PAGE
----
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I guess you could say I was an easy target.
It was a Sunday night around 9:30 p.m. I was walking with two friends, Orlando and Leigh. I was the closest to the street. I was also the tallest. And I was wearing a bright orange shirt.
We were at 18th and Q Streets, in front of the Imperial House, when I suddenly felt like someone had come up from behind and hit me on the shoulder.
“You have a dart in your back,” Orlando announced. Then he yanked it out.
I always thought that in surprising circumstances I would make up my own language, but all I said was “Ouch.”
The three of us looked around quickly to see if there was a dude with a bow and arrow. We didn’t see anything, though.
My first thought was that this was gay-bashing. Orlando and I aren’t gay, but we both have bald heads. And we’ve been called gay by kids in the neighborhood before. It’s all I could think of.
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We jogged around the corner to 17th Street to the 7-Eleven. We got some cigarettes and called the cops. Fifteen minutes later, a firetruck showed up with three EMTs. They looked at my back. The dart had penetrated about an eighth of an inch. They said the dart was probably not poisonous. I still have a bruise and a puncture wound.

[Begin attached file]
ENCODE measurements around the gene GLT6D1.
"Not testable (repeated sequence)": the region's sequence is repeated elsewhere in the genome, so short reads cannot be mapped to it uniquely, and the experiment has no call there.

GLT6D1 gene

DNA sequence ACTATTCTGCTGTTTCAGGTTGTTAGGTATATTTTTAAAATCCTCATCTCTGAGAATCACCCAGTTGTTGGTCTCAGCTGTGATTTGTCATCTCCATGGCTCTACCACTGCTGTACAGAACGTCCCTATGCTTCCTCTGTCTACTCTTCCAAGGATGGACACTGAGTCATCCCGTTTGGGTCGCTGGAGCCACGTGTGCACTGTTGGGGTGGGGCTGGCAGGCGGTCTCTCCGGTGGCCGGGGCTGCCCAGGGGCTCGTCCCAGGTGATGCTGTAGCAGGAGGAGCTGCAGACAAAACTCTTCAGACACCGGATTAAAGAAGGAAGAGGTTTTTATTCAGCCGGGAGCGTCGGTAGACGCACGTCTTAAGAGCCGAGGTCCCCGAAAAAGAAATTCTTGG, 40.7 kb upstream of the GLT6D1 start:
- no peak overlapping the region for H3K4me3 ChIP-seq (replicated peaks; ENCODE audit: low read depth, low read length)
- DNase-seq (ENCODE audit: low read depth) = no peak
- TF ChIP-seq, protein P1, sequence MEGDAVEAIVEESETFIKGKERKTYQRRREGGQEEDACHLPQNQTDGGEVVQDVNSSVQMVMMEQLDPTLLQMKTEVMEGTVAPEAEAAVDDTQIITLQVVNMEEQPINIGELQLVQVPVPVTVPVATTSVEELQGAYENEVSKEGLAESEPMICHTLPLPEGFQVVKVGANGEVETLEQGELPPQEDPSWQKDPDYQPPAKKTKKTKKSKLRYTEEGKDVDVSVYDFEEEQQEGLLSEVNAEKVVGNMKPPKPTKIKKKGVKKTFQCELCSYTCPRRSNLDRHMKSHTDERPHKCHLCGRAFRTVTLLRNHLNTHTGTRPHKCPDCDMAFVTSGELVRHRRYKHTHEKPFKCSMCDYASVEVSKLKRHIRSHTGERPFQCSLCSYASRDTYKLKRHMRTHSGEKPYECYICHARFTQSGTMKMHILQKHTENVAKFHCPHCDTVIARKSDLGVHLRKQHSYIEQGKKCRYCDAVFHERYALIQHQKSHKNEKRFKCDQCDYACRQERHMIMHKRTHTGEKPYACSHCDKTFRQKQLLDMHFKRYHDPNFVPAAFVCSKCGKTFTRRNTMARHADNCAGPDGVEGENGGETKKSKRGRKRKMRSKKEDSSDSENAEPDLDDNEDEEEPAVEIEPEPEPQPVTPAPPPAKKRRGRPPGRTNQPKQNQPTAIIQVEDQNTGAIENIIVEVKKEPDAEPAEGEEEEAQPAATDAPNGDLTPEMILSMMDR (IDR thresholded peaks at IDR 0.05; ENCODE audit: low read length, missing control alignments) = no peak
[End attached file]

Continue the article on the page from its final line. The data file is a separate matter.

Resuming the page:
Around 11, a cop came to interview me. While he was there, over his radio came news of five other cases of aggravated assault involving a blow dart. I was relieved to hear that I wasn’t the only one who was hit. It wasn’t about me.
I’ve lived in Washington for five years. I’ve never been mugged. You sometimes hear about drive-by shootings. And this is as far away from that as possible. It’s weird to get a taste of the violence, even one so minuscule when compared to the real violence that happens like you see in the InTowner.
At work on Monday—I work in the development department of NPR—I didn’t walk in with an “I’m the dart dude” sign on, but I told a few people. Word travels fast. On Thursday, I got a call from an All Things Considered producer, who asked if I minded being interviewed for the show.
After the show, I got an e-mail and a phone call from New York. One friend said that I sounded good for having been hit by a dart. I sent some “Guess what” e-mails. A blow-dart attack is a nice reason to keep in touch.
Something worse happened the day after my attack: My bike was stolen outside my apartment. Yes, it was locked. It was my best friend’s father’s bike, worth about $10. I didn’t bother to report it. CP